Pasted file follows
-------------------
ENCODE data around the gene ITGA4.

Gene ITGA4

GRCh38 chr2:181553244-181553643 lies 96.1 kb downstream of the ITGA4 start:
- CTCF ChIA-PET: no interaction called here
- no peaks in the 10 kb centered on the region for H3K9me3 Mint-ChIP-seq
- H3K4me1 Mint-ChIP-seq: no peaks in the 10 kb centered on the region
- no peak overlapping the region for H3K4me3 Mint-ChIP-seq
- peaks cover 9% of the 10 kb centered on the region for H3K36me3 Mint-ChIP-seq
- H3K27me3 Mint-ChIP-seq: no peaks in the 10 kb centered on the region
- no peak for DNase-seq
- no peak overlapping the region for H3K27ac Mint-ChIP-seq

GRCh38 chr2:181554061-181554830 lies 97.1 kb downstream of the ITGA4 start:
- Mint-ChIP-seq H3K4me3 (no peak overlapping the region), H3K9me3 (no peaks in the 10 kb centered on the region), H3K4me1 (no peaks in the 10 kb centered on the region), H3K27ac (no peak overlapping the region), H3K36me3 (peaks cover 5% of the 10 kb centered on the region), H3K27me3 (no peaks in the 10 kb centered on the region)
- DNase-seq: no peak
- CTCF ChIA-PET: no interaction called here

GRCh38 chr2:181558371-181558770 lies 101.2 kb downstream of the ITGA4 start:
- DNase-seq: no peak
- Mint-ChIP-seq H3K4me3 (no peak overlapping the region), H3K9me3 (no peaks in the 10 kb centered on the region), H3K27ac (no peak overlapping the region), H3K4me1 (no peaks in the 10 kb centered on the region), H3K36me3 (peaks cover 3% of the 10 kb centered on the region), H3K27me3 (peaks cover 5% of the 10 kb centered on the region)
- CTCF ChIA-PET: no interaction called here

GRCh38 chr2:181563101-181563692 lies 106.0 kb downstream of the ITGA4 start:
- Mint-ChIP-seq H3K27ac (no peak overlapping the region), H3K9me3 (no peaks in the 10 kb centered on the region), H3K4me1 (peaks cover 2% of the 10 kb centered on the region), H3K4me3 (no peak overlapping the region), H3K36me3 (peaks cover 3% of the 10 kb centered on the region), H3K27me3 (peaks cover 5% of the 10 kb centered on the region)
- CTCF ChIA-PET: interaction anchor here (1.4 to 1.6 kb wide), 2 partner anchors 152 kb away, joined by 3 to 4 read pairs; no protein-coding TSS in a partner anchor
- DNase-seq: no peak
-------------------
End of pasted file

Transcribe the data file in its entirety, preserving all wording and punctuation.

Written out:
ENCODE data around the gene ITGA4.

Gene ITGA4

GRCh38 chr2:181553244-181553643 lies 96.1 kb downstream of the ITGA4 start:
- CTCF ChIA-PET: no interaction called here
- no peaks in the 10 kb centered on the region for H3K9me3 Mint-ChIP-seq
- H3K4me1 Mint-ChIP-seq: no peaks in the 10 kb centered on the region
- no peak overlapping the region for H3K4me3 Mint-ChIP-seq
- peaks cover 9% of the 10 kb centered on the region for H3K36me3 Mint-ChIP-seq
- H3K27me3 Mint-ChIP-seq: no peaks in the 10 kb centered on the region
- no peak for DNase-seq
- no peak overlapping the region for H3K27ac Mint-ChIP-seq

GRCh38 chr2:181554061-181554830 lies 97.1 kb downstream of the ITGA4 start:
- Mint-ChIP-seq H3K4me3 (no peak overlapping the region), H3K9me3 (no peaks in the 10 kb centered on the region), H3K4me1 (no peaks in the 10 kb centered on the region), H3K27ac (no peak overlapping the region), H3K36me3 (peaks cover 5% of the 10 kb centered on the region), H3K27me3 (no peaks in the 10 kb centered on the region)
- DNase-seq: no peak
- CTCF ChIA-PET: no interaction called here

GRCh38 chr2:181558371-181558770 lies 101.2 kb downstream of the ITGA4 start:
- DNase-seq: no peak
- Mint-ChIP-seq H3K4me3 (no peak overlapping the region), H3K9me3 (no peaks in the 10 kb centered on the region), H3K27ac (no peak overlapping the region), H3K4me1 (no peaks in the 10 kb centered on the region), H3K36me3 (peaks cover 3% of the 10 kb centered on the region), H3K27me3 (peaks cover 5% of the 10 kb centered on the region)
- CTCF ChIA-PET: no interaction called here

GRCh38 chr2:181563101-181563692 lies 106.0 kb downstream of the ITGA4 start:
- Mint-ChIP-seq H3K27ac (no peak overlapping the region), H3K9me3 (no peaks in the 10 kb centered on the region), H3K4me1 (peaks cover 2% of the 10 kb centered on the region), H3K4me3 (no peak overlapping the region), H3K36me3 (peaks cover 3% of the 10 kb centered on the region), H3K27me3 (peaks cover 5% of the 10 kb centered on the region)
- CTCF ChIA-PET: interaction anchor here (1.4 to 1.6 kb wide), 2 partner anchors 152 kb away, joined by 3 to 4 read pairs; no protein-coding TSS in a partner anchor
- DNase-seq: no peak